This Government is obsessed with the optics rather than the substance of the budget. Instead of benchmarking spending against the cost of living, the Government hopes that we will be duped by increases that will prove worthless in light of the rising cost of living. The €5 increase in core payments for lone parents, jobseekers and carers will not help to meet rising costs. It just keeps those rates well below the poverty line. People need to be able to cover the cost of basics and live life with dignity. Sinn Féin wants to get everybody to at least this level as fast as possible.

I welcome the fact that the carer's allowance income thresholds have been raised, having remained stagnant for 13 years, but where is the increase to the carer's support grant? Where is the introduction of the long-term carer's pension as Sinn Féin had proposed? On the cost of childcare, the Government's plan will only reduce fees for some families. Our proposal would have reduced fees for all parents, while also ensuring a living wage for all workers.

We constantly hear that mental health is a priority for this Government, but the level of increase in this area has actually fallen. Of the €37 million announced in additional funding, only €24 million represents real additional funding. This compares poorly with the additional €113 million that Sinn Féin committed to spending on mental health. That would have been the biggest increase in the history of the State. I am right in saying that the budget only commits the Government to two child and adolescent mental health services next year. This is despite the fact that in April there was no clinic room large enough in the Tyone health centre in Nenagh to allow an occupational therapist to facilitate developmental assessments and interventions. This has only contributed to growing waiting lists. In the overall health budget, I see mention of building up the capacity of our National Ambulance Service. What is the plan in this regard? The term "enhancement" is used in reference to plans for community and rehabilitation beds. What does that mean? Is this the same enhancement that led to the closure of St. Brigid's District Hospital in Carrick-On-Suir and the loss of beds at Roscrea's Dean Maxwell community nursing home?

In the context of agriculture, there are no new supports for suckler farmers, sheep farmers, areas of natural constraint, farmers or recipients of farm assist. Our budget would have provided an increase in spending of 12% as opposed to the Government's meagre 1% increase.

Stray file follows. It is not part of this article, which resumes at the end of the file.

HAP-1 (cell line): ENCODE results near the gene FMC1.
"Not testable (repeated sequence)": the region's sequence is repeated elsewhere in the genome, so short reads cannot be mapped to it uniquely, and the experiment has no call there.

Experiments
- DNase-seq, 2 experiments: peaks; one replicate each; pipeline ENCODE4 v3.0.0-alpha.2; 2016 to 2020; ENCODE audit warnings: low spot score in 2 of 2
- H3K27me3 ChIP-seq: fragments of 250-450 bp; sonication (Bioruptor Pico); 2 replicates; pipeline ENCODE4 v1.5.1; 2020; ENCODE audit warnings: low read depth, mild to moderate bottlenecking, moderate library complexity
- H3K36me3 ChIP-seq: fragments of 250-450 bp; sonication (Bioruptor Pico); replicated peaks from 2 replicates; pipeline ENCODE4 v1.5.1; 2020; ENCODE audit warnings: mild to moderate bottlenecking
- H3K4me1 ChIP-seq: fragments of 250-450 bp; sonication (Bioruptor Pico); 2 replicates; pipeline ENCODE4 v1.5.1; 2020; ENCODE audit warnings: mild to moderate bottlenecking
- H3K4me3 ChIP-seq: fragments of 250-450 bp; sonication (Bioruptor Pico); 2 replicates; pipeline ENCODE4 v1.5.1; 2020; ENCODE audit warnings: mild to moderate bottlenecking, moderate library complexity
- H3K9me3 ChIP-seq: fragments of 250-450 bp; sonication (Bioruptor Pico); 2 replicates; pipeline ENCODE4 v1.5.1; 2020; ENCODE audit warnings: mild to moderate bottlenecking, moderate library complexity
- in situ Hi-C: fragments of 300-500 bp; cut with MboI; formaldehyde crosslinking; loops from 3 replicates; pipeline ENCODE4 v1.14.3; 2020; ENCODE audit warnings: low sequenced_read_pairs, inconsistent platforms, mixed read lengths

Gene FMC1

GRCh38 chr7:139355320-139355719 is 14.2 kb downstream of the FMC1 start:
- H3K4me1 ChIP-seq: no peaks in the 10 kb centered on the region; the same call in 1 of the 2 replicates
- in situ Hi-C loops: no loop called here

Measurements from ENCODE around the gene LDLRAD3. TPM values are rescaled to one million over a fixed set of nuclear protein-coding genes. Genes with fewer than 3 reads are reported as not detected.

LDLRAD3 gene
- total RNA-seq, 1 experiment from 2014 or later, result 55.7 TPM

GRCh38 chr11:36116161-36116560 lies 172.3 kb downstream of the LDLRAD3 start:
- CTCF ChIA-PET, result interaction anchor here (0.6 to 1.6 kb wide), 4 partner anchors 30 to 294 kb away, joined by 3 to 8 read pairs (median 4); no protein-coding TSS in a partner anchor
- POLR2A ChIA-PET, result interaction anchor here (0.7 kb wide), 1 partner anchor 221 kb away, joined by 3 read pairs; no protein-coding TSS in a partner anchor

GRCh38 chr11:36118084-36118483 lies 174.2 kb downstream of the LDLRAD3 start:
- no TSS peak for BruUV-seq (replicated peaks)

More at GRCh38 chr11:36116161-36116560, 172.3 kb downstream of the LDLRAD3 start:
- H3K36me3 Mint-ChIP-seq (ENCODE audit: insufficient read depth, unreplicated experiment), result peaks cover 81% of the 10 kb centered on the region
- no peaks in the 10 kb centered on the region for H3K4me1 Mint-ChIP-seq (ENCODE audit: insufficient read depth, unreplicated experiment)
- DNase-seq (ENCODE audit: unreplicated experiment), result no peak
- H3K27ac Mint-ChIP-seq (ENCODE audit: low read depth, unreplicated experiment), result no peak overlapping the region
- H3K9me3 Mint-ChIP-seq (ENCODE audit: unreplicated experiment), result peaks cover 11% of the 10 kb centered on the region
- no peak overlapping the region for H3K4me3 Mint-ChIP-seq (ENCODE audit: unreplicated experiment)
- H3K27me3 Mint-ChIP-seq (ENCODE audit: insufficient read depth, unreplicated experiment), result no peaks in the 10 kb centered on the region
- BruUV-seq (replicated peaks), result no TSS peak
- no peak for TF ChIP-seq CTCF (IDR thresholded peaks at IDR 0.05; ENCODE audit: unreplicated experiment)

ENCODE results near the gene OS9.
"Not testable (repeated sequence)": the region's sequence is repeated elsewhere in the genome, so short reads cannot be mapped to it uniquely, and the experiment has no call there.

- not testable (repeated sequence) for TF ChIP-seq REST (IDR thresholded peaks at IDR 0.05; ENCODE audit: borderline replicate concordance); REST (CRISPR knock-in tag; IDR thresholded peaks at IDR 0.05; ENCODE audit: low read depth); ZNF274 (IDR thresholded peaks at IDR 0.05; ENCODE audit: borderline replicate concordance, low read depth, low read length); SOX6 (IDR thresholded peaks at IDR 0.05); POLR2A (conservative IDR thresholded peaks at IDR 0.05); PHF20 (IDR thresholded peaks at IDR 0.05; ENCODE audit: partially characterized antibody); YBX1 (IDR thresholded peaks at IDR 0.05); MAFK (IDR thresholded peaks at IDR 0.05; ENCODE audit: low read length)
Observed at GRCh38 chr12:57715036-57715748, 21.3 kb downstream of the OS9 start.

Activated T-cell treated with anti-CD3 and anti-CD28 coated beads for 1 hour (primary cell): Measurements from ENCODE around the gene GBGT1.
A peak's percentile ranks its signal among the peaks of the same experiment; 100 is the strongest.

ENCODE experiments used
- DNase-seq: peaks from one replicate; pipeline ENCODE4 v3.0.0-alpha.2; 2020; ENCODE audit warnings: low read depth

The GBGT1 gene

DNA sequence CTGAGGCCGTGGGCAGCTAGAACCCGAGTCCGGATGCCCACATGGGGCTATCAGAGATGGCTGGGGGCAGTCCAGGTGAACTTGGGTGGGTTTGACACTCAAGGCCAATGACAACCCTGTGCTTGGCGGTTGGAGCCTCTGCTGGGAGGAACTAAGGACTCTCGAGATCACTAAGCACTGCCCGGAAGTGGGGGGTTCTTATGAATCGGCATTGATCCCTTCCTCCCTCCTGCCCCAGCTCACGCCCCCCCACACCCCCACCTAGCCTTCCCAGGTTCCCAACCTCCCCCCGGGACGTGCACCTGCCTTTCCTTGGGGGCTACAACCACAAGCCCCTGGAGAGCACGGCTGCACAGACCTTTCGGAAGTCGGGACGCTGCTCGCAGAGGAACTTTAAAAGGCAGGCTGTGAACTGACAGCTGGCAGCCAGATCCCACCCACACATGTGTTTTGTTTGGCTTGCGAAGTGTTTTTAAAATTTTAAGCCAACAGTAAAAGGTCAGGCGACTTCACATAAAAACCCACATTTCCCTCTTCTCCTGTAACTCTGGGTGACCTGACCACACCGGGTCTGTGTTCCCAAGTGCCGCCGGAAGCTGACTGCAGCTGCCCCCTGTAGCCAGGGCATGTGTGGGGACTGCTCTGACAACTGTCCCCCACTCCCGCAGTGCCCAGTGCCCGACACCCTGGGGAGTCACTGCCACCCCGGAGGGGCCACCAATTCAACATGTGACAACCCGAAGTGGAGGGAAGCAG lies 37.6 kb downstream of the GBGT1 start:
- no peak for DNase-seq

This budget is further confirmation that this Government is totally out of touch with the needs of people in Tipperary and across the country. Earlier today, a Fianna Fáil Deputy said he was happy that Fianna Fáil's hoofprints were all over this budget. Let me remind him that these hoofprints are stamped all over renters and ordinary families who struggle with childcare, health and carbon tax. They have been forgotten again but his hoofprints and those of this Government will not be forgotten at the next election.

I always make the mistake of responding to the debate instead of just reading what I have prepared. Yet I find myself compelled to respond to the debate again.

On one side of the House we have the Opposition talking about the problem of inflation and spending more in order to tackle the it. Does the Opposition not realise that one of the principal causes of inflation is injecting more money into the economy? The more the Government injects more money into the economy, the more inflation increases. It is about striking a balance between Government spending and inflation increasing. It is a basic economic principle, going back to the French Revolution or the Weimar Republic. Government spending has to be balanced with inflation.

On the other side of the House, we have Deputy Durkan talking about fiscal corrections as a result of too much spending. Of course, he left out the fact that not all of that correction was made by Fine Gael. It was made first and foremost by the Irish people, but two thirds of it was made in advance of Fine Gael ever coming into government. Where Fine Gael went wrong, which shows the difference between Fianna Fáil and Fine Gael, is with all the small projects that really help people and have a major impact on their lives. They need to be the priority. They are the priority in this budget and have been absent from previous budgets. Despite attempts to suggest that this is a tired, out-of-date, exhausted Government, there is nothing exhausted about the Ministers of State, Deputies Rabbitte and Butler, or the Ministers, Deputies Stephen Donnelly and Norma Foley. For many of us in Fianna Fáil, this is the first real opportunity we have had to inject our priorities and choices into a budget. Last year, we were dealing with Covid, which was understandable.